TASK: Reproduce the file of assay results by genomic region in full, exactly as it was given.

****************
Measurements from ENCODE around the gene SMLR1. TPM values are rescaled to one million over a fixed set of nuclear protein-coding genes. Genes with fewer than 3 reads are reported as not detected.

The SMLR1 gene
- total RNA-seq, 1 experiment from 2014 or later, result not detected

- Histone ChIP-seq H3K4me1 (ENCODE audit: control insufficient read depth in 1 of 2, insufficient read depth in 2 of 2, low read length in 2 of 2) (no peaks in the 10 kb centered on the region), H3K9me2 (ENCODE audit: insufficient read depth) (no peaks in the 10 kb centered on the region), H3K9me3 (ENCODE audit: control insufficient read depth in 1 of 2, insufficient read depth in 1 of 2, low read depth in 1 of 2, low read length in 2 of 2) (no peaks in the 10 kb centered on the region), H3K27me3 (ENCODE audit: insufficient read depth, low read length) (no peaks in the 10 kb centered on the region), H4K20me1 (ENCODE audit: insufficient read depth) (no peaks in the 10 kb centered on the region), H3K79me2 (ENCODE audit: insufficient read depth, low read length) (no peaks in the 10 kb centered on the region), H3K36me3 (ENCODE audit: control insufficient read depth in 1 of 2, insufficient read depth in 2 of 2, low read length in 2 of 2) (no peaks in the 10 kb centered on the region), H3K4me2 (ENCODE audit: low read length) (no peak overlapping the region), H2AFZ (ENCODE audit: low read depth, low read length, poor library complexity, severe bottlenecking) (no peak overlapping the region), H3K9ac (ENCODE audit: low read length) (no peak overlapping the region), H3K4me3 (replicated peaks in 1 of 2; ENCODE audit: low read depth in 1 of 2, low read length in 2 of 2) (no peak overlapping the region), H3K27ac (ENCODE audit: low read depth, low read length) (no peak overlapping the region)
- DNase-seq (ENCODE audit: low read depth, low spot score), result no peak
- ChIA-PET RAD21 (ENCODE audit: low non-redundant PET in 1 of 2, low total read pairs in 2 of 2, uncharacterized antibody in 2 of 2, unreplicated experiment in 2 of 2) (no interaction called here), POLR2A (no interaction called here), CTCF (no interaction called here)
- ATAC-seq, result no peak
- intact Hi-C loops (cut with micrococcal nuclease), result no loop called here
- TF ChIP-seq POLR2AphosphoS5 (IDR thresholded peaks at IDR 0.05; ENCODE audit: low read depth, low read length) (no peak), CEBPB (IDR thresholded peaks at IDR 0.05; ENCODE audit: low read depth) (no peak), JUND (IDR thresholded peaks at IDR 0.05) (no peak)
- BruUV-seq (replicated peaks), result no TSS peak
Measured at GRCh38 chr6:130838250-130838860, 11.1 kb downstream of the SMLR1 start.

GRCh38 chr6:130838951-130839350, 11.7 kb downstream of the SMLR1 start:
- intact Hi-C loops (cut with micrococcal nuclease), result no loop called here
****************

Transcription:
Measurements from ENCODE around the gene SMLR1. TPM values are rescaled to one million over a fixed set of nuclear protein-coding genes. Genes with fewer than 3 reads are reported as not detected.

The SMLR1 gene
- total RNA-seq, 1 experiment from 2014 or later, result not detected

- Histone ChIP-seq H3K4me1 (ENCODE audit: control insufficient read depth in 1 of 2, insufficient read depth in 2 of 2, low read length in 2 of 2) (no peaks in the 10 kb centered on the region), H3K9me2 (ENCODE audit: insufficient read depth) (no peaks in the 10 kb centered on the region), H3K9me3 (ENCODE audit: control insufficient read depth in 1 of 2, insufficient read depth in 1 of 2, low read depth in 1 of 2, low read length in 2 of 2) (no peaks in the 10 kb centered on the region), H3K27me3 (ENCODE audit: insufficient read depth, low read length) (no peaks in the 10 kb centered on the region), H4K20me1 (ENCODE audit: insufficient read depth) (no peaks in the 10 kb centered on the region), H3K79me2 (ENCODE audit: insufficient read depth, low read length) (no peaks in the 10 kb centered on the region), H3K36me3 (ENCODE audit: control insufficient read depth in 1 of 2, insufficient read depth in 2 of 2, low read length in 2 of 2) (no peaks in the 10 kb centered on the region), H3K4me2 (ENCODE audit: low read length) (no peak overlapping the region), H2AFZ (ENCODE audit: low read depth, low read length, poor library complexity, severe bottlenecking) (no peak overlapping the region), H3K9ac (ENCODE audit: low read length) (no peak overlapping the region), H3K4me3 (replicated peaks in 1 of 2; ENCODE audit: low read depth in 1 of 2, low read length in 2 of 2) (no peak overlapping the region), H3K27ac (ENCODE audit: low read depth, low read length) (no peak overlapping the region)
- DNase-seq (ENCODE audit: low read depth, low spot score), result no peak
- ChIA-PET RAD21 (ENCODE audit: low non-redundant PET in 1 of 2, low total read pairs in 2 of 2, uncharacterized antibody in 2 of 2, unreplicated experiment in 2 of 2) (no interaction called here), POLR2A (no interaction called here), CTCF (no interaction called here)
- ATAC-seq, result no peak
- intact Hi-C loops (cut with micrococcal nuclease), result no loop called here
- TF ChIP-seq POLR2AphosphoS5 (IDR thresholded peaks at IDR 0.05; ENCODE audit: low read depth, low read length) (no peak), CEBPB (IDR thresholded peaks at IDR 0.05; ENCODE audit: low read depth) (no peak), JUND (IDR thresholded peaks at IDR 0.05) (no peak)
- BruUV-seq (replicated peaks), result no TSS peak
Measured at GRCh38 chr6:130838250-130838860, 11.1 kb downstream of the SMLR1 start.

GRCh38 chr6:130838951-130839350, 11.7 kb downstream of the SMLR1 start:
- intact Hi-C loops (cut with micrococcal nuclease), result no loop called here